Glasgow businesses go private ahead of council's new commercial waste project rules

BUSINESSES across the city have decided to go private ahead of Glasgow City Council’s controversial commercial waste project being enforced. 

Business Improvement Districts (BiD) in Byres Road and Shawlands, say they have already put plans into motion to help businesses avoid having to comply with the new rules on rubbish.

Under the project, which was introduced in the city centre last month, no waste containers can be left on the pavements, streets or lanes outwith designated uplift windows. 

Commercial bins are only allowed on the street for one hour and, if the bins are not collected on time, must be returned to the premises.

After its introduction in the city centre, the north-west of the city will be compliant by September 15, followed by the south in December and north-east by March 2019.

Both Byres Road and Shawlands have opted to hire Changeworks Recycling to handle commercial waste, instead of paying Glasgow City Council contractors. 

The move comes after business owners told the Evening Times that they were unhappy about the way the project has been handled.

One business owner described it as a ‘health and safety disaster’ which has forced venues to find space inside their premises to store rubbish outwith uplift times.

John Quigley, owner of The Red Onion restaurant on West Campbell Street, commented: “The project has caused major disruption to business, added cost and having to retain waste in the building is not ideal.” 

Lisa McLaughlin, BID Shawlands manager, said that there is concerns for a number of businesses in the area ahead of the roll out.

She added: “We’re worried for cafes and restaurants that have a number of bins, and for small businesses that will be affected. 

“We’re going through quite an expensive process right now to find a suitable contractor that will be able to support the businesses with the changes.

“We need someone who can carry out regular uplifts and can navigate different buildings and lanes that the council can’t.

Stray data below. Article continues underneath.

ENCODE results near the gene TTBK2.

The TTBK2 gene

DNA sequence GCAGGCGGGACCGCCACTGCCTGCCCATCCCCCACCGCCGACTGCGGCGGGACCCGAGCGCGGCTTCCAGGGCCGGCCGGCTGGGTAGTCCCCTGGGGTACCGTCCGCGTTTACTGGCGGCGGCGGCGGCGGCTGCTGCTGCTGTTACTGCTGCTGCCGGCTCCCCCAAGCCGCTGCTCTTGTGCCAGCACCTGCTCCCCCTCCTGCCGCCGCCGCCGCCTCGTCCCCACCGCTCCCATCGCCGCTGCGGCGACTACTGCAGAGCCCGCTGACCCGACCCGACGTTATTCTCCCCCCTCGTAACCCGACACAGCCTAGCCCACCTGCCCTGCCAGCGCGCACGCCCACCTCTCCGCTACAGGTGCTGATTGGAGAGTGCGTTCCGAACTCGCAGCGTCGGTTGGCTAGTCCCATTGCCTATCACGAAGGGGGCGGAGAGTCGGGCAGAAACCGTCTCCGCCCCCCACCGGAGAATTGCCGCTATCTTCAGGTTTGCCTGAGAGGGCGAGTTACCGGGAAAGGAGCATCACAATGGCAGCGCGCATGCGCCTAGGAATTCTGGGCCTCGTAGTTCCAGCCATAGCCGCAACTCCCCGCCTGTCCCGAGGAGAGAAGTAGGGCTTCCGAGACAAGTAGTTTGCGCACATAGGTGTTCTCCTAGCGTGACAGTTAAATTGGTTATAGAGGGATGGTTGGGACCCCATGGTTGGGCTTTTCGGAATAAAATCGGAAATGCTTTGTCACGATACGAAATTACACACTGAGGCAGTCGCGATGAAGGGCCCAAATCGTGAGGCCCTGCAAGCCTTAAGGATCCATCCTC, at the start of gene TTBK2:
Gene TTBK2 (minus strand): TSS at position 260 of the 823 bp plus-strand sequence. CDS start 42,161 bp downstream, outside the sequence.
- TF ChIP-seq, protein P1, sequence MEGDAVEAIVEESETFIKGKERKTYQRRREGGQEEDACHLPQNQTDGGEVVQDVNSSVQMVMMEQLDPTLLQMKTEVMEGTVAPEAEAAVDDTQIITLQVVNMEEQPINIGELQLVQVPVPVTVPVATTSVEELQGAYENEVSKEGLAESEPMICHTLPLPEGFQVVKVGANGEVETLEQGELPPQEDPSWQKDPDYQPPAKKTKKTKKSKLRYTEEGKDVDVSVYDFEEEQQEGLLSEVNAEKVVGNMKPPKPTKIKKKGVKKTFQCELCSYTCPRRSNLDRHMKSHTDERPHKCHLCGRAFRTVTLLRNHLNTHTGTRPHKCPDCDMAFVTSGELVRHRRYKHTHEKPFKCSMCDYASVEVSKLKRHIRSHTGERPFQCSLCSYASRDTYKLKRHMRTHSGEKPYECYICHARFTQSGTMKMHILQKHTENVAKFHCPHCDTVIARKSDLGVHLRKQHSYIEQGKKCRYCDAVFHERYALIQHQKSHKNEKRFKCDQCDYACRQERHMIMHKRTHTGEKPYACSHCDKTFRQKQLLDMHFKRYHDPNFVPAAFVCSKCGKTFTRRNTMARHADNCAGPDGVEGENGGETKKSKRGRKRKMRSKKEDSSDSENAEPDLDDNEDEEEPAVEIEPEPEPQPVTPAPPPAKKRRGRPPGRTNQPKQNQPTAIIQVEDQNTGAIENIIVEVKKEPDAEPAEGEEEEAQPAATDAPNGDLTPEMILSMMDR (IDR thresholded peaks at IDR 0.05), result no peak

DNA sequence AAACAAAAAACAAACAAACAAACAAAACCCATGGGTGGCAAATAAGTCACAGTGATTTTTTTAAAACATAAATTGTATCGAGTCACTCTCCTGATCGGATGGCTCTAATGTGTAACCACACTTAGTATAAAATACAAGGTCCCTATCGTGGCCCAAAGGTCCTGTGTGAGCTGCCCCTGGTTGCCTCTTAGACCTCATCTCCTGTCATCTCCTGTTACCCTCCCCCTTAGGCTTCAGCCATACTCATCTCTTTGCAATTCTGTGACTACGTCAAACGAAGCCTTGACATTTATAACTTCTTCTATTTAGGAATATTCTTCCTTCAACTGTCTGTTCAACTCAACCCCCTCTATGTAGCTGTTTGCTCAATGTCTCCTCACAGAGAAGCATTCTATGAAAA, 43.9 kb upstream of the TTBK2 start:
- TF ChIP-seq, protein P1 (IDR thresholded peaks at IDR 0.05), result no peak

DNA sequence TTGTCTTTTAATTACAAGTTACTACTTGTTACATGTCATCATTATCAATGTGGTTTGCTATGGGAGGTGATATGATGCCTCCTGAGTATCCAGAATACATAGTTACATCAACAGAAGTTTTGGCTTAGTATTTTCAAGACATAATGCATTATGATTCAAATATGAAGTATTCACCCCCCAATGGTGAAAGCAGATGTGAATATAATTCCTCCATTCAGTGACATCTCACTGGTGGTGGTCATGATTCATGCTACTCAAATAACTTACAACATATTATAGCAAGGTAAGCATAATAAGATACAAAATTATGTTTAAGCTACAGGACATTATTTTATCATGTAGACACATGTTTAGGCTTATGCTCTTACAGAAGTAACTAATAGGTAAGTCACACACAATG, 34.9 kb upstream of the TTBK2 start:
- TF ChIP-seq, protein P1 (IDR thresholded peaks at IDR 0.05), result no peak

“Businesses can decide whether they want to opt for our option or continue to use the council uplift.

“The council should be providing a better service for businesses that don’t have space to store the bins and for those who don’t suit the uplift window time.”

In the West End, the contract to service commercial properties was put out to tender and also won by Changeworks. 

Deborah Murray, project manager at Byres Road and Lanes BiD, said bins have been an ongoing issue for businesses in the area.

She explained: “We opted to get a number of contractors in to pitch and see who would be the best fit.

“We went for Change Works because they have smaller containers and are picked up more often.

“It defeats the purpose to spend £9 million on a public realm and then dump bins on the streets. If bags are left in from of shops, it makes the streets look cluttered and also detracts from the businesses themselves.

“It can also encourage residential dumping and attracts vermin and pigeons. There is a better way of doing it without causing problems.” 

A spokeswoman for Changeworks Recycling, said: “We offer businesses a solution if the timed collection window isn’t working for them.

"Our drivers carry out internal collections which work seamlessly for thousands of clients who don’t want have to think about their waste uplifts. 

“Doing away with the need to put bags of waste and recycling out for collection also means that if you are working with us, being fined isn’t a concern.” 

Evening Times
24th May 2018